13. ^ Kolb, Avery E. (1980). "Early passengers to Virginia: When did they really arrive?". The Virginia Magazine of History and Biography. 88 (4): 401–414. JSTOR 4248428.
  14. ^ a b Brown, Alexander (1890). Genesis of the United States, Vol. 1. New York: Houghton, Mifflin. p. 57.
  15. ^ Billings, Warren M. (October 27, 2013). "Thomas West, twelfth baron De La Warr (1576–1618)". Encyclopedia Virginia. Virginia Foundation for the Humanities. Retrieved December 21, 2018.
  16. ^ Coldham, Peter Wilson (1979). "The voyage of the Neptune to Virginia 1618-1619, and the Disposition of its cargo". The Virginia Magazine of History and Biography. 87 (1): 30–67. JSTOR 4248277.
  17. ^ Fausz, J. Frederick (July 8, 2013). "Samuel Argall (bap. 1580-1626)". Encyclopedia Virginia: Virginia Humanities. Archived from the original on January 15, 2019. Retrieved January 15, 2019.
  18. ^ a b Kingsbury, Susan Myra, ed. (1933). Records of the Virginia Company of London. 3. Washington DC: Government Printing Office.
  19. ^ Wolfe, Brendan; McCartney, Martha (October 28, 2015). "Indentured Servants in Colonial Virginia". Encyclopedia Virginia. Virginia Humanities. Archived from the original on December 13, 2018. Retrieved January 16, 2019.
  20. ^ a b Coldham, Peter Wilson (2002). English Adventurers and Emigrants, 1609-1660: Abstracts of Examinations in the High Court of Admiralty with Reference to Colonial America. Baltimore, MD: Genealogical Publishing. ISBN 9780806310824.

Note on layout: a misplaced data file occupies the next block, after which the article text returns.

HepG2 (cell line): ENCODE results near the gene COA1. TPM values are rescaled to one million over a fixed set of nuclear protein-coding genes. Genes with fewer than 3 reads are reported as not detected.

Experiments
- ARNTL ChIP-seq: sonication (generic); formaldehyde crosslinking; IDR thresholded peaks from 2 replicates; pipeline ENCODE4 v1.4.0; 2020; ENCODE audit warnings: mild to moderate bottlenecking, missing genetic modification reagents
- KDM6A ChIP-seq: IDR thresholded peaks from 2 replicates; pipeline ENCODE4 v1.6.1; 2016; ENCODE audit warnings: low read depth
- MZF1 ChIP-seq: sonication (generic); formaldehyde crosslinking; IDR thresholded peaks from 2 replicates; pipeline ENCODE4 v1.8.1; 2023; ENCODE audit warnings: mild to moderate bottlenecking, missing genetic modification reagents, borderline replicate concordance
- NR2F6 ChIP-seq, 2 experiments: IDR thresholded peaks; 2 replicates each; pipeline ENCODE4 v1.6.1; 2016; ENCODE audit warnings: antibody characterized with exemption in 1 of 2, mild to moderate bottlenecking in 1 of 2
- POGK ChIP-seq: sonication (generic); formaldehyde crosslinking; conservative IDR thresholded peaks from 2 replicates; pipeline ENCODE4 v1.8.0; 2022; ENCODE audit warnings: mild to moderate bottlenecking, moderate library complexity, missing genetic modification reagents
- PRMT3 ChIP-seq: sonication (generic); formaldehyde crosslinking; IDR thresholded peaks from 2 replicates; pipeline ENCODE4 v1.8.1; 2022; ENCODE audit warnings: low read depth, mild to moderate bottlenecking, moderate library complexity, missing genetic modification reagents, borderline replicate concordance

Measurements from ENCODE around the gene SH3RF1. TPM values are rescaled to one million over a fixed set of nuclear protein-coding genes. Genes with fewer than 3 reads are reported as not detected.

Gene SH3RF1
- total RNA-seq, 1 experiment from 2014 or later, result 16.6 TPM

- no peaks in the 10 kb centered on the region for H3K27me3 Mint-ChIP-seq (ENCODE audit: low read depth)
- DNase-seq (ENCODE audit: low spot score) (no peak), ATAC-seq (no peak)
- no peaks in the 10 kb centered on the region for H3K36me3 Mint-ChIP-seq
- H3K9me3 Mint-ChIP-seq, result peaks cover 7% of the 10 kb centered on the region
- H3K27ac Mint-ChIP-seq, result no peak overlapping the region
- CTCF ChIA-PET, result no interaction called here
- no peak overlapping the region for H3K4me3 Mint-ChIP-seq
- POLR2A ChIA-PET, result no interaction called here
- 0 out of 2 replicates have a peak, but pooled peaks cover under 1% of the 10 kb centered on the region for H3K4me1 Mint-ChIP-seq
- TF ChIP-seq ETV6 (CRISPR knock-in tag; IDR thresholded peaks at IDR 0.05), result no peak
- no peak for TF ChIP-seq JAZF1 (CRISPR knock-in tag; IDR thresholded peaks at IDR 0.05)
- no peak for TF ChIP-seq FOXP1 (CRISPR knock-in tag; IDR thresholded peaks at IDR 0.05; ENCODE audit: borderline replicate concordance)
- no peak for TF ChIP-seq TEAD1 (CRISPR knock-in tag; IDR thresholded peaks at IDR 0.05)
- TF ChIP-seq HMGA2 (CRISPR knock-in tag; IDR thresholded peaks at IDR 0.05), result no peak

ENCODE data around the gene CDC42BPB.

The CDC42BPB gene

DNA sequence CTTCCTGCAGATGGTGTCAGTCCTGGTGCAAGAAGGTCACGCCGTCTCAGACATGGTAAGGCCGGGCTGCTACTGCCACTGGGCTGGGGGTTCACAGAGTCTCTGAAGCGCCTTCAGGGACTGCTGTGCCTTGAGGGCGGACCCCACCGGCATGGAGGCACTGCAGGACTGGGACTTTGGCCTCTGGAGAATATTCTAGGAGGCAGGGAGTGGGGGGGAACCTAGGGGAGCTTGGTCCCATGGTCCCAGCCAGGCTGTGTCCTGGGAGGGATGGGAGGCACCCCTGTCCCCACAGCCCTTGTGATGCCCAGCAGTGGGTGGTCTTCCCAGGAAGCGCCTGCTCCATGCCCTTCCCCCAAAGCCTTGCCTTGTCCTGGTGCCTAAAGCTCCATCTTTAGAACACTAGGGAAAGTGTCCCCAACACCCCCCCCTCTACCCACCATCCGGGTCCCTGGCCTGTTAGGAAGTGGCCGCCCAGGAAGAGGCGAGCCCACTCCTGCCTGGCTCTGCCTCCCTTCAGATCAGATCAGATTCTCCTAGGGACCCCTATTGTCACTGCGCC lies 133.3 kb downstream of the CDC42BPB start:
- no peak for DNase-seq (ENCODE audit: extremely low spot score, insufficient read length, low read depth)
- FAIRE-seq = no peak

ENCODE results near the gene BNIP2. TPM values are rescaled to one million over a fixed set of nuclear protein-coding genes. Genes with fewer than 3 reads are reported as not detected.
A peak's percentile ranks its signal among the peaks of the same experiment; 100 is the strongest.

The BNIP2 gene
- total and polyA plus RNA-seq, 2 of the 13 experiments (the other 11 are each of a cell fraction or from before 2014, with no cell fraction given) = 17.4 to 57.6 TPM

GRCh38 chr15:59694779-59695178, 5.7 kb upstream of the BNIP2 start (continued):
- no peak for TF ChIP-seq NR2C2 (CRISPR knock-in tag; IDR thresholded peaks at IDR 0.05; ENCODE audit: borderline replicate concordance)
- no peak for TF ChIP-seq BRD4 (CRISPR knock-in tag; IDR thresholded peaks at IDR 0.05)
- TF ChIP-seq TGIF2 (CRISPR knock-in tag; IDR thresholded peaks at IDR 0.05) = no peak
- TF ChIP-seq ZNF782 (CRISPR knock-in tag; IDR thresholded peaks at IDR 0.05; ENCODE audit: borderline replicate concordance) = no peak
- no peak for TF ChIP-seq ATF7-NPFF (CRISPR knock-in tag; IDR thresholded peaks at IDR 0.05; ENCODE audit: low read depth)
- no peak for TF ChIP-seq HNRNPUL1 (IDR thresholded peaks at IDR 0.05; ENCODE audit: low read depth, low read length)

21. ^ a b Kingsbury, Susan M., ed. (1935). The Records of the Virginia Company of London. 4. Washington DC: Government Printing Office.
  22. ^ Morgan, Tim; Luccketti, Nicholas; Straube, Beverly; Bessey, S. Fiona; Loomis, Annette; Hodges, Charles (1995). Archaeological Excavations at Jordan's Point: Sites 44PG151, 44PG300, 44PG302, 44PG303, 44PG315, 44PG333. Richmond, VA: Virginia Department of Historic Resources. doi:10.6067/XCV8H41QBZ.
  23. ^ a b c McCartney, Martha W. (2007). Virginia Immigrants and Adventurers, 1607-1635. Baltimore, MD: Genealogical Publishing. ISBN 9780806317748.
  24. ^ Smith, John (1624). The Generall Historie of Virginia, the Fourth Booke (PDF). Madison, WI: Madison Historical Digital Library and Archives, AJ-082. p. 370.
  25. ^ a b Sainsbury, W. Noel, ed. (1860). Calendar of State Papers Colonial, America and West Indies: Volume 1, 1574-1660. London, England: Longman, Green Longman & Roberts.
  26. ^ Starrett, Vincent (March 3, 1958). "America's First Breach of Promise Case". Chicago Tribune. Retrieved November 27, 2018.
  27. ^ a b c McIlwaine, H. R., ed. (1924). Minutes of the Council and General Court of Colonial Virginia 1622-1632, 1670-1676 with Notes and Excerpts from Original Council and General Court Records into 1683, Now Lost. Richmond, VA: Virginia State Library.
  28. ^ McLearen, Douglas C.; Mouer, L. Daniel; Boyd, Donna M.; Owsley, Douglas W.; Compton, Bertita (1993). Jordan's Journey: A Preliminary Report on the 1992 Excavations at Archaeological Sites 44PG302, 44PG303, and 44PG315. Richmond, VA: Virginia Commonwealth University Archaeological Research Center. doi:10.6067/XCV81J98NK.
  29. ^ Hatch, Charles E. (1957). The First Seventeen Years: Virginia, 1607-1624. Williamsburg, VA: Jamestown 350th Anniversary Celebration Corp. p. 68.
  30. ^ a b Stanard, William G., ed. (1906). "Commission to Governor Yeardley and Council, March 14 1625-6". Virginia Magazine of History and Biography. 13 (3): 298–302. JSTOR 4242747.